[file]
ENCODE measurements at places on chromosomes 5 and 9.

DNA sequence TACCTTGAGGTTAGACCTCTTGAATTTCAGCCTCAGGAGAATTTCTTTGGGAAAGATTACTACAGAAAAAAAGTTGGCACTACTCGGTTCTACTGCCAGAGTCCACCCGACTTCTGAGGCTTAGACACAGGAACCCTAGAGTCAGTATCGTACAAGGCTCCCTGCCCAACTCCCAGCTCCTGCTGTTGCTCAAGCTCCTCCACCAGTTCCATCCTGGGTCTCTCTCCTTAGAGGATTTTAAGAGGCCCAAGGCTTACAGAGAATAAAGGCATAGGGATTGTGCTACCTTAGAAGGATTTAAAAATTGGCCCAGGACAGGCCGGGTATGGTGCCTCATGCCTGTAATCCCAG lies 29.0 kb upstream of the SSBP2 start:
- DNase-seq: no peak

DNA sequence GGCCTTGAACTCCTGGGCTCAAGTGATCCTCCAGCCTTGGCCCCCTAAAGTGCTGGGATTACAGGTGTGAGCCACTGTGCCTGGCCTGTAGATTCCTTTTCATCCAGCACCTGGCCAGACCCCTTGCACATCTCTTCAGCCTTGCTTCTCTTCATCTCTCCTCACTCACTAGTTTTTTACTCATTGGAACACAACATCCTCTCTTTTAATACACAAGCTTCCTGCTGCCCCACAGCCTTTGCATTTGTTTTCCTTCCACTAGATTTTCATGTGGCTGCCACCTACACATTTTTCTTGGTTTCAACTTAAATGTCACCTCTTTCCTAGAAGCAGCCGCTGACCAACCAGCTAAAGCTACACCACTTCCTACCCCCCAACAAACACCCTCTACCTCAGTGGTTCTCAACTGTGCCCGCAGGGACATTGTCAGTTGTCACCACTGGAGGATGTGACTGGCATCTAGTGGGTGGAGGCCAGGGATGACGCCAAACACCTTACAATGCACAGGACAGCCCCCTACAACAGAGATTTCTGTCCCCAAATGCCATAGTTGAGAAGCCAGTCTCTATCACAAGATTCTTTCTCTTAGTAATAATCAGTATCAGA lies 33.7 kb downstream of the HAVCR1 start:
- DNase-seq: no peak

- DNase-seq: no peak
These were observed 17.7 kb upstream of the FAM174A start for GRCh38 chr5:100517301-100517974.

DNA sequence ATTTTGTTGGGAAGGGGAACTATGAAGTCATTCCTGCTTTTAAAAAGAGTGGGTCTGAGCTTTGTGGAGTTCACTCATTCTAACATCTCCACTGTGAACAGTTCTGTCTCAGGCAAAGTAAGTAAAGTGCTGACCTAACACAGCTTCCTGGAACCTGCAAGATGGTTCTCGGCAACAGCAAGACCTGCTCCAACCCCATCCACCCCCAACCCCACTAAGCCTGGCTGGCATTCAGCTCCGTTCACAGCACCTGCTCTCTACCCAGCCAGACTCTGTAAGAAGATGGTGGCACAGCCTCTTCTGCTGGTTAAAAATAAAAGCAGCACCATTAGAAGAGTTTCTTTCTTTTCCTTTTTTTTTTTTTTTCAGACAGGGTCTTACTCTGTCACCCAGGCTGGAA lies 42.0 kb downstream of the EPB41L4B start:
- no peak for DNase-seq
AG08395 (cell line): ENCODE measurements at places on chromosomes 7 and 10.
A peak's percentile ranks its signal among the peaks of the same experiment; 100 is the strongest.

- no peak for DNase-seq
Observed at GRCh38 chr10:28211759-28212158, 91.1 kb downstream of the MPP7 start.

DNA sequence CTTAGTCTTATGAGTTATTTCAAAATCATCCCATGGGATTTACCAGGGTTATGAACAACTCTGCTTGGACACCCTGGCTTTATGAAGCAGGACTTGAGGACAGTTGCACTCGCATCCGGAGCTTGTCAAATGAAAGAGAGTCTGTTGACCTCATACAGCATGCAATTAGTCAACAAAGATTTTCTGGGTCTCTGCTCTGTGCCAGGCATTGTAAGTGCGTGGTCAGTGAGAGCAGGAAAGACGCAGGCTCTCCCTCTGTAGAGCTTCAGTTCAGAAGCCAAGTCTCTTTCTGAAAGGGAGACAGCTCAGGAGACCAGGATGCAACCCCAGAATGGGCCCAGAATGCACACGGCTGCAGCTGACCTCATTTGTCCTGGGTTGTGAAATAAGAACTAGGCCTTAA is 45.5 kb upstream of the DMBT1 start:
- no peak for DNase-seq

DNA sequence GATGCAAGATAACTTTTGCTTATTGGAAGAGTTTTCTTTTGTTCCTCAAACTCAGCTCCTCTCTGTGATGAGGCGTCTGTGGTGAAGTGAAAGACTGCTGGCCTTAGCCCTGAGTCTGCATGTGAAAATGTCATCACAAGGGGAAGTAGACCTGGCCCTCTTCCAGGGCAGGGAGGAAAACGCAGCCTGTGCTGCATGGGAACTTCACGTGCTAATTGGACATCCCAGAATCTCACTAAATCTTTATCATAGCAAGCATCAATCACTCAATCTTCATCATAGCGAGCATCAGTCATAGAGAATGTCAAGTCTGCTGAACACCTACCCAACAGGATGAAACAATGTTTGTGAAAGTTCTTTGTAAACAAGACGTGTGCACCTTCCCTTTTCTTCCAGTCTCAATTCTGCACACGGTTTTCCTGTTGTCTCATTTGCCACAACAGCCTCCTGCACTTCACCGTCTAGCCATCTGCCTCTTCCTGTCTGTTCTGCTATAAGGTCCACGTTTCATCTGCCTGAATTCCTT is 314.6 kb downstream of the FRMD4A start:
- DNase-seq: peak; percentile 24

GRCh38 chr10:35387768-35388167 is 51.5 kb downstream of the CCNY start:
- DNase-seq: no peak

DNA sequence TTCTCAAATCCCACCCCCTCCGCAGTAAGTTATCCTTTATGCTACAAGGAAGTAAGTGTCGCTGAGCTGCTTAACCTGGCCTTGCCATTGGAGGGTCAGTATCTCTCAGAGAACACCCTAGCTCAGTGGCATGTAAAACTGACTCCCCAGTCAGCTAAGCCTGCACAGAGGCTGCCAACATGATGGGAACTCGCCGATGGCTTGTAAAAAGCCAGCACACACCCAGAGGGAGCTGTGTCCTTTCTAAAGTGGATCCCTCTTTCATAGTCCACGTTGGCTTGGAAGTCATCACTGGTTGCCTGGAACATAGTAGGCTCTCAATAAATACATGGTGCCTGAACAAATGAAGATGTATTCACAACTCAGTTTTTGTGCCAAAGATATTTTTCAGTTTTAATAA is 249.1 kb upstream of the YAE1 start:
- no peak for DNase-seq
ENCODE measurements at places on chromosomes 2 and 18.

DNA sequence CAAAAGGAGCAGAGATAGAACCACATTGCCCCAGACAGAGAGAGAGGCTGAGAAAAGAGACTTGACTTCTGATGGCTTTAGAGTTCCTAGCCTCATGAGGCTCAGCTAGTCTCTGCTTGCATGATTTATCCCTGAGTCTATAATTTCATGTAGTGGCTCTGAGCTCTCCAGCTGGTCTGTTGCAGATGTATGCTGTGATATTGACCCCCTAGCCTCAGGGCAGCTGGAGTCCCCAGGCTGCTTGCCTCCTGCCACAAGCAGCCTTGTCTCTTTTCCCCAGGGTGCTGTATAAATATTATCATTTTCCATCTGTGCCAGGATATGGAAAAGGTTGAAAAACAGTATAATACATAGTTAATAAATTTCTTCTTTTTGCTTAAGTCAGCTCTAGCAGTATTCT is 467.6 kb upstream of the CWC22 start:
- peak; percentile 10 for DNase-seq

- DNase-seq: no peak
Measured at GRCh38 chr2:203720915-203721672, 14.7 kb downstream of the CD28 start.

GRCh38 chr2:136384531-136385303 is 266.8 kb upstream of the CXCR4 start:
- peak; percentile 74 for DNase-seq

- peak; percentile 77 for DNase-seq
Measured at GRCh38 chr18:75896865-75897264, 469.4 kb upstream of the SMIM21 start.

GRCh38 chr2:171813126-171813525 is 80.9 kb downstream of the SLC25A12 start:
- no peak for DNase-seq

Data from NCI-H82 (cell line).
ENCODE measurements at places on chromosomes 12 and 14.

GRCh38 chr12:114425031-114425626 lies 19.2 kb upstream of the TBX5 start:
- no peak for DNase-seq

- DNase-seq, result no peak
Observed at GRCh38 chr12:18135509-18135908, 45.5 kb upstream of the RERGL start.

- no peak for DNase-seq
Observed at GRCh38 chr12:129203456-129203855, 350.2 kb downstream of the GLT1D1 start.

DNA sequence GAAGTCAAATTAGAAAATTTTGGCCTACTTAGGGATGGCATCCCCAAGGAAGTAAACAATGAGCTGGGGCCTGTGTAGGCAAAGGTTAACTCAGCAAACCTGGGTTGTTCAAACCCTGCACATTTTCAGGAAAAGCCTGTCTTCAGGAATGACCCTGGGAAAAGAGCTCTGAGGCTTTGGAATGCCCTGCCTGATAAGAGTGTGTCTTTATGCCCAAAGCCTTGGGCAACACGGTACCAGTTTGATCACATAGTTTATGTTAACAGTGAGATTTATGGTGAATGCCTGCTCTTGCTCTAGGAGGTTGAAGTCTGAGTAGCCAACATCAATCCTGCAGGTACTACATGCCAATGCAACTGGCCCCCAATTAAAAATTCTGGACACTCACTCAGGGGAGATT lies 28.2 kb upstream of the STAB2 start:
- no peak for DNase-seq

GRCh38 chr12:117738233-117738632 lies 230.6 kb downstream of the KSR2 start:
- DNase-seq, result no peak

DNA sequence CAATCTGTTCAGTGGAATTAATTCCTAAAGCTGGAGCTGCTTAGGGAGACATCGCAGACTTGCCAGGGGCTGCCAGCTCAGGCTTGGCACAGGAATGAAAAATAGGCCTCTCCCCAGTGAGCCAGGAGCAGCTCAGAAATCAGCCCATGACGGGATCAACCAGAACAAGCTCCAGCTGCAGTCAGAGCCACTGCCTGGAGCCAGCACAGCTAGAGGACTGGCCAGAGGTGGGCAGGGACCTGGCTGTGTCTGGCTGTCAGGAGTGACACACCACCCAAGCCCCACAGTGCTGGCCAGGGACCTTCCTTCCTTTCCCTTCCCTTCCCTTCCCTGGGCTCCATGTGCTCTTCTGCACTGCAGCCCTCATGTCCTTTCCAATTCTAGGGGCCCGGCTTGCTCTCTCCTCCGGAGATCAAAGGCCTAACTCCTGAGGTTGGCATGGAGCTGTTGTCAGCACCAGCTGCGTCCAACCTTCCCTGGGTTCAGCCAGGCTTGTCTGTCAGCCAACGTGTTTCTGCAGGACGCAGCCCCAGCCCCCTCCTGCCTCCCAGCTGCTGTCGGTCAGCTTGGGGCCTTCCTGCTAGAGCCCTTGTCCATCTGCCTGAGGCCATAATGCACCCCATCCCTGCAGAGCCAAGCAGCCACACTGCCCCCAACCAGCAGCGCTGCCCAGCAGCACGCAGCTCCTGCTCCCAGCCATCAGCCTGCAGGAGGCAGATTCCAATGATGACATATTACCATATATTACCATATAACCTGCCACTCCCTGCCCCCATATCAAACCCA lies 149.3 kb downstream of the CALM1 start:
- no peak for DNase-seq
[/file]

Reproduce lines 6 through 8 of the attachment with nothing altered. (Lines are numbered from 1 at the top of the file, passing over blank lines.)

- DNase-seq: no peak
These were observed 17.7 kb upstream of the FAM174A start for GRCh38 chr5:100517301-100517974.

DNA sequence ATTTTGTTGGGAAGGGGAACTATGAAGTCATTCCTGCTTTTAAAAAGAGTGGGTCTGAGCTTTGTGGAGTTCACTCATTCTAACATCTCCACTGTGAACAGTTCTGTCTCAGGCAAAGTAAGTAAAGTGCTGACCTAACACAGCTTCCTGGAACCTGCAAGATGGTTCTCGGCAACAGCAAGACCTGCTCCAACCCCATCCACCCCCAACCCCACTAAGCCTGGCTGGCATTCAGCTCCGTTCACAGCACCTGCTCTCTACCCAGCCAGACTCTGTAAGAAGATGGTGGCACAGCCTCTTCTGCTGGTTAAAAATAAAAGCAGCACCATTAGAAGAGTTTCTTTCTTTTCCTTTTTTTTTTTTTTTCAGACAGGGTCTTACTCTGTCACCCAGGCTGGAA lies 42.0 kb downstream of the EPB41L4B start: